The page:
Wednesday, March 5, 2008

What your needlework Publisher isn’t telling you....

All the time, folks ask: how to get into the Crochet Designing business, or how do I get my designs published, or what did I- ARNie- go through to publish my book?

Most folks would think that Needlework Publishing is just like Prose Publishing with all the built in protection of various Intellectual Rights: copy rights, foreign copy rights, multiple printing revenue, revenue if the copyrights are sold to another company, media rights {tv, film, internet}, where do the copyrights go after the publisher takes the book out of print.

In mainstream publishing there is a generalized pay scale based on experience and talent. Each periodic publication states up front what they will pay for a piece, and what steps to follow in submitting a work for publication.

Magazines state up front that they will not pay the author for a piece until the piece is actually published, but the time limit on keeping that piece without paying for it is only a couple of years.

Book publishers negotiate with agents on what the author gets paid or what level of rights the author keeps in exchange for a smaller payment, including royalties or a per centage of future revenues.

Book publishers offer advances or ‘good faith’ payments to authors that they purchase a finished product, but can’t actually pay the full price until the book is actually printed.

Most folks believe that Needlework Publishing is just like Prose Publishing... right? They are both Publishing industries....

Most folks believe this, and I was one of them. The simple fact is that None of this is true for needlework publishers.

Designers get paid one time for their project: no foreign publishing revenues, no revenues when the copyrights are sold to another company, no revenues if the project is used in numerous publications. Only in the last few years have needlework publishers offered royalties for multiple printings of a leaflet/booklet... but it is solely the discretion of the publisher when and if they do a second printing.

Designers loose all Intellectual Rights to the piece: no ‘creative rights’ over changes in the design or instructions, no rights if the editor or publishers would rather market this Man’s sweater as a Plus Sized Woman’s sweater, no rights or revenues if the project is posted on a website or used for other marketing purposes.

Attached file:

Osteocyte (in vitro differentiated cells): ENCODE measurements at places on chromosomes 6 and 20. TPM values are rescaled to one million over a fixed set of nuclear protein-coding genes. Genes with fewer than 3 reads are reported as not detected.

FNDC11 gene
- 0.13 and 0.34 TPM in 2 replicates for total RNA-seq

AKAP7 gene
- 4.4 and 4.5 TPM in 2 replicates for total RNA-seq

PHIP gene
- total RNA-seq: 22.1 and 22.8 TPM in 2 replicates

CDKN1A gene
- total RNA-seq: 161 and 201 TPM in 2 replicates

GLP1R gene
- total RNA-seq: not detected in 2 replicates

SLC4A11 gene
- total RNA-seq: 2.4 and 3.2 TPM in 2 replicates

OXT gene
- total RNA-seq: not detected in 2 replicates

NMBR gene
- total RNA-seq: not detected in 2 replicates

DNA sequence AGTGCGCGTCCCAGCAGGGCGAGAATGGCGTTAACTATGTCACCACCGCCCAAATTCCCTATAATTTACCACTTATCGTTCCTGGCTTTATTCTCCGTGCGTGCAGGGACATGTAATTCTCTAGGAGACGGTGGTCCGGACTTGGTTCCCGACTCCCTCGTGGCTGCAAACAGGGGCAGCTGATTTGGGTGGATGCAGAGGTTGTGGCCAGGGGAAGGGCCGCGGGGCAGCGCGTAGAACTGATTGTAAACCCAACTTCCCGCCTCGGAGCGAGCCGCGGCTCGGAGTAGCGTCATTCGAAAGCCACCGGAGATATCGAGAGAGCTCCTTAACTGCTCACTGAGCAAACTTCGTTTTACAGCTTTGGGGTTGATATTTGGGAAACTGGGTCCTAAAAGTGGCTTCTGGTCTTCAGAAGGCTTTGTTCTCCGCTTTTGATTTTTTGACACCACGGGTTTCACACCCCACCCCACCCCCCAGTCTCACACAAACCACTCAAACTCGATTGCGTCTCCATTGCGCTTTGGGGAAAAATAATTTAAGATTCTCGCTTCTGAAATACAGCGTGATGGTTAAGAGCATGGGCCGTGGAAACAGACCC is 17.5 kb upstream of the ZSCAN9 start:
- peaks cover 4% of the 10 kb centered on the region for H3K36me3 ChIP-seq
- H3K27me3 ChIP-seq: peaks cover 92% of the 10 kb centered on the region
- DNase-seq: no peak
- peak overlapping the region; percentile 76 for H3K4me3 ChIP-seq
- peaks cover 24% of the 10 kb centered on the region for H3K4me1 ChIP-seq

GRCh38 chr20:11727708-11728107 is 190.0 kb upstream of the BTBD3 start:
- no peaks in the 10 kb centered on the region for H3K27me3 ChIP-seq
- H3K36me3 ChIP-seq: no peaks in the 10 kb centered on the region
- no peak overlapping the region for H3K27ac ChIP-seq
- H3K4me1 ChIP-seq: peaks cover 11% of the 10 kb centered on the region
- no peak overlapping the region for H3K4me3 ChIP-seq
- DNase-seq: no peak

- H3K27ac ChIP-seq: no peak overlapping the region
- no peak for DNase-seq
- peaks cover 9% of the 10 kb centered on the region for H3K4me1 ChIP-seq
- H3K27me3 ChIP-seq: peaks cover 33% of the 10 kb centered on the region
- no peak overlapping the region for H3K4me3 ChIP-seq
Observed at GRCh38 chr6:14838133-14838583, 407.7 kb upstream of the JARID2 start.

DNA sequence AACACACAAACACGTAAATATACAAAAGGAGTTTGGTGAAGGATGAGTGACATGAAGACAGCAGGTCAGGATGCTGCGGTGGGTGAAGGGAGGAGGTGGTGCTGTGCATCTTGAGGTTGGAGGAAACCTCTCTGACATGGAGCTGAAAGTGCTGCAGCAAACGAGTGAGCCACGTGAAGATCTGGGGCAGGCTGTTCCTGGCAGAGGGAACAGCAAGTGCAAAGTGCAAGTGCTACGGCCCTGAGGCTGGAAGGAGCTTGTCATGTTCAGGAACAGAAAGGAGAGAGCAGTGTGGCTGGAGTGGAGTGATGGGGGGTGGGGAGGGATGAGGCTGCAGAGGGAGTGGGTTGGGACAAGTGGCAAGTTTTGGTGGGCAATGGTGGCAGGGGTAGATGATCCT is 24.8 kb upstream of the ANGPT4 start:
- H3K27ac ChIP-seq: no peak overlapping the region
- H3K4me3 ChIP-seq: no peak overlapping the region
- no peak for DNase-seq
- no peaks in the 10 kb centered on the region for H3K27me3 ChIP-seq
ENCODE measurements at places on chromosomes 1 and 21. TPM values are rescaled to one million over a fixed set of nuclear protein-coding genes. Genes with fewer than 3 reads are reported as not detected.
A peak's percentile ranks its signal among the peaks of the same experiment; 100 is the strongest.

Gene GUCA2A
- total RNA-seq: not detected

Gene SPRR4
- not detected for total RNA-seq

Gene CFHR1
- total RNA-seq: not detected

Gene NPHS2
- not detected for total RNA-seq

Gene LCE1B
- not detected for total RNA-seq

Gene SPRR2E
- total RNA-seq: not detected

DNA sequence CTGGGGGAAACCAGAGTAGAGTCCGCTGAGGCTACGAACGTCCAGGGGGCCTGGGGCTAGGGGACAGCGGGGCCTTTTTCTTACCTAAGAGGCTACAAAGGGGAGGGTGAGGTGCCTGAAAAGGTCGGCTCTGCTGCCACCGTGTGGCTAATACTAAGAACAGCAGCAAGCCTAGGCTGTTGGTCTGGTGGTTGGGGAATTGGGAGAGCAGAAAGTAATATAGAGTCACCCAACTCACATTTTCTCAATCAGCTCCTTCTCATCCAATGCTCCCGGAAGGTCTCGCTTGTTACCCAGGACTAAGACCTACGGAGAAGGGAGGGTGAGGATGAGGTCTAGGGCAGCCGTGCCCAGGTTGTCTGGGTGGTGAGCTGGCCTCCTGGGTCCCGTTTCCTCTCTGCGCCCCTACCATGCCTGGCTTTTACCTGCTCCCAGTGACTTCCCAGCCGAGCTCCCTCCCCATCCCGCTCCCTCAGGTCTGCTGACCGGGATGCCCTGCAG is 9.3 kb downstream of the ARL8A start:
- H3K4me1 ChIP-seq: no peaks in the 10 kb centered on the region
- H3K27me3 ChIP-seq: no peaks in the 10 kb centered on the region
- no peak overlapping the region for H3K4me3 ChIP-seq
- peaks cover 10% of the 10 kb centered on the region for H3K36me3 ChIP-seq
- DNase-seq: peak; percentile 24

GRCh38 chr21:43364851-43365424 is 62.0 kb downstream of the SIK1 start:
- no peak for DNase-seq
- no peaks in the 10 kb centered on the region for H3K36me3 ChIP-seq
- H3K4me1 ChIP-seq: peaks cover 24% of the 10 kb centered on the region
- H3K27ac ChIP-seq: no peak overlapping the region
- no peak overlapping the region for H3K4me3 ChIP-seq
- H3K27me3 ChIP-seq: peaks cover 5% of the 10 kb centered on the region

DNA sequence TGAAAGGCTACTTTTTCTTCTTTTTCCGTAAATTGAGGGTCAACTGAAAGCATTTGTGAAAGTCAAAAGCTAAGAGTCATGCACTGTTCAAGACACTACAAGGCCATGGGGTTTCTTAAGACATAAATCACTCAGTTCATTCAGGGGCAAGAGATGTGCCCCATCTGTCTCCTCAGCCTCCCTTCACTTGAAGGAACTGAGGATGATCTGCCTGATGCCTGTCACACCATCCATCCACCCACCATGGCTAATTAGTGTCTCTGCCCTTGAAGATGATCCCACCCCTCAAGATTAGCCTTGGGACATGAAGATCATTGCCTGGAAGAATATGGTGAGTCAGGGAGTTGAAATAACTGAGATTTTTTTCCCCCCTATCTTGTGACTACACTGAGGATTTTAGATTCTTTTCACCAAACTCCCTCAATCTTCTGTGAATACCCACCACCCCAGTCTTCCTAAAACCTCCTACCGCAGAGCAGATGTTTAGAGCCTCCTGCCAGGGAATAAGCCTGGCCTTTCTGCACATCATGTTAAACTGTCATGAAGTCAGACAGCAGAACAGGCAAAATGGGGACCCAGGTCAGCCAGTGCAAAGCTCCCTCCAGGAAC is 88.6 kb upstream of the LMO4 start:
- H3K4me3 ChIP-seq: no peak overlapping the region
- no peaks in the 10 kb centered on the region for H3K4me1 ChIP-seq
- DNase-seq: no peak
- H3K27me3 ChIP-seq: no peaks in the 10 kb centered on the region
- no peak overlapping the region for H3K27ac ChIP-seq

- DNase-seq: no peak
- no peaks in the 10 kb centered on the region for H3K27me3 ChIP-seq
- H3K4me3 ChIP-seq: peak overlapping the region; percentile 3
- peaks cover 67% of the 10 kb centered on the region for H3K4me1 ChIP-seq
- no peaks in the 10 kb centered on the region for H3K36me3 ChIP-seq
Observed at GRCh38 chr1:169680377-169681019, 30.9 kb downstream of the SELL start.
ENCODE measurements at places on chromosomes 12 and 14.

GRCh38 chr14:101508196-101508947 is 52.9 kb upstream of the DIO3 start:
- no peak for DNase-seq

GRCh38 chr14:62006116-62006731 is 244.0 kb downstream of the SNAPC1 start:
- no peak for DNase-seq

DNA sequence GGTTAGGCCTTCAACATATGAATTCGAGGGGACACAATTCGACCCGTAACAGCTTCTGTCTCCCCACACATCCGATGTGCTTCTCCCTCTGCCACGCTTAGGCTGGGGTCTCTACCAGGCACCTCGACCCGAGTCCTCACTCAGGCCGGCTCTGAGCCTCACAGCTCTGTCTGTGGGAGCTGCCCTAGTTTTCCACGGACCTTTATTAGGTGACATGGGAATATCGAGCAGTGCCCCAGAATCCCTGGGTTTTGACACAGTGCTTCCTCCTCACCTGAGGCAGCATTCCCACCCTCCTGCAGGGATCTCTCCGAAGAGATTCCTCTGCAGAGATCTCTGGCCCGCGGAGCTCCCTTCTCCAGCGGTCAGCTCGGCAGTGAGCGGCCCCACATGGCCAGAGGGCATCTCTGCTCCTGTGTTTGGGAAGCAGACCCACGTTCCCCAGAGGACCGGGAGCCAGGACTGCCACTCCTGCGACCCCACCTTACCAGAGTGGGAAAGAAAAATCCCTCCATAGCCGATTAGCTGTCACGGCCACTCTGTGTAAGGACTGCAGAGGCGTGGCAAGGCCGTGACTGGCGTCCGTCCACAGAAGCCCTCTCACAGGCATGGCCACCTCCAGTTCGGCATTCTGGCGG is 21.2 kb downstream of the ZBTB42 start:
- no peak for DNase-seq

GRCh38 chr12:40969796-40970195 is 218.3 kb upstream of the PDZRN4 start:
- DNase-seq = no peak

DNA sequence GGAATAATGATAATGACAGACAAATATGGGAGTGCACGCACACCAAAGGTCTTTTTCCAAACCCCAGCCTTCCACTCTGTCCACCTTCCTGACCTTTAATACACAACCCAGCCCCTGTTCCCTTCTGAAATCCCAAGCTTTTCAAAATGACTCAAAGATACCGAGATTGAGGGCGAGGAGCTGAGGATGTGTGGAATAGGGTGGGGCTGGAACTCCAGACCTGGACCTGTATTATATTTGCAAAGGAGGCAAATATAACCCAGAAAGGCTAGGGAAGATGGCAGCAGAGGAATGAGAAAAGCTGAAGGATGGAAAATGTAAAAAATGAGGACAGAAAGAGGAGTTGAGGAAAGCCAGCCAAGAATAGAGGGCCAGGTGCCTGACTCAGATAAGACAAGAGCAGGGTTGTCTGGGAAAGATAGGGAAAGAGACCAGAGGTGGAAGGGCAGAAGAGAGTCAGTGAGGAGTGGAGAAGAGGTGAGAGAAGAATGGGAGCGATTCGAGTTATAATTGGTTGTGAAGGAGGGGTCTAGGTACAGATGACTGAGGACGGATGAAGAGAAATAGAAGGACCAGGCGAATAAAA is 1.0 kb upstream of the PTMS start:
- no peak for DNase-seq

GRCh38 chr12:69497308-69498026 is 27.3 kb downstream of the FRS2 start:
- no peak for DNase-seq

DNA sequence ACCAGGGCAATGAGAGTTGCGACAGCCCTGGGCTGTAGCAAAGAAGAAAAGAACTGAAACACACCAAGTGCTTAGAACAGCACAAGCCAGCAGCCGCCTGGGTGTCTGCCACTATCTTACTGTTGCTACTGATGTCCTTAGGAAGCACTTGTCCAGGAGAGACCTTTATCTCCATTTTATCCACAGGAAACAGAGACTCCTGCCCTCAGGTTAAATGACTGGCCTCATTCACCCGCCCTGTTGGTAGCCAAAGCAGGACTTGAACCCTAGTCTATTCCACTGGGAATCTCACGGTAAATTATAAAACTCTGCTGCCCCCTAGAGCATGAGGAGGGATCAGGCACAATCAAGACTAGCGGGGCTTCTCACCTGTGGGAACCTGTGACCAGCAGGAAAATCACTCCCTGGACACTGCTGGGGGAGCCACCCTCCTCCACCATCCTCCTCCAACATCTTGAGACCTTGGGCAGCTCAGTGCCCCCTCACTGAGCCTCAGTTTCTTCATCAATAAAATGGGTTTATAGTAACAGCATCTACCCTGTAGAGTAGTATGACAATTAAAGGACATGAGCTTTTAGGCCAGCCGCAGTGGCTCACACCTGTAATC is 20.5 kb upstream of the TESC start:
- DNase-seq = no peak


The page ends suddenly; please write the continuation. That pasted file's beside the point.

There is no standard pay scale for experience and talent; designers must negotiate with each publisher for each design submitted. And no, you can't let a literary agent negotiate for you, because literary agents don’t represent needlework authors or designers. Needlework Designers and Authors don't get paid enough money for literary agents to work with them.

As in mainstream publishing, needlework publishers can ‘accept a design and put it under contract,' but won’t pay for the design until it is actually published in a book or magazine. However, needlework publishers can and do keep those designs under contract for years... 5 years is a general time limit when the publisher will return the copyrights to the designer along with a small compensatory fee, but the publisher is under no obligation to do so, unless stated in the contract.

If a publisher offers revenues or royalties for multiple printings, and then just doesn’t print anymore until the contract runs out with the designer... there are no agents or lawyers involved to hold the publisher accountable.

There are no agents involved to make sure publishers actually use and pay for designs in a timely manner.

There are no business managers to keep track of numerous contracts and the individual details of each contract of all the projects under contract, that haven’t been paid for.

© Angela ‘ARNie’ Grabowski 2008. All rights reserved. For more crochet fun, visit
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Joan McGowan-Michael said...

I hate to be contrary, but I wrote Knitting Lingerie Style and do own the copyrights to all the patterns and text in my book.

The photographer still owns the rights to the photos.

I did not use an agent but a copyright lawyer to interpret the contract for me and suggest any changes.

Writing needlework books isn't going to make anybody rich, but if it's used as a tool for publicity and you are able to sell some of the yarns or notions featured in the book as a retailer (and even copies of the book itself), then you're able to piggyback more income out of it than just the sales advance and royalties should there be any.

ARNie said...

Thanks, WhiteLies for the post and the response at my blog.

Through a little digging, I see that your book is published through a branch of Abrams... a mainstream publisher.

So, yes, they negotiated with you for a much better deal than what you would have gotten from those publishers who specialize in needlework books/patterns/ leaflets. That is some lawyer if they let you keep your copyrights.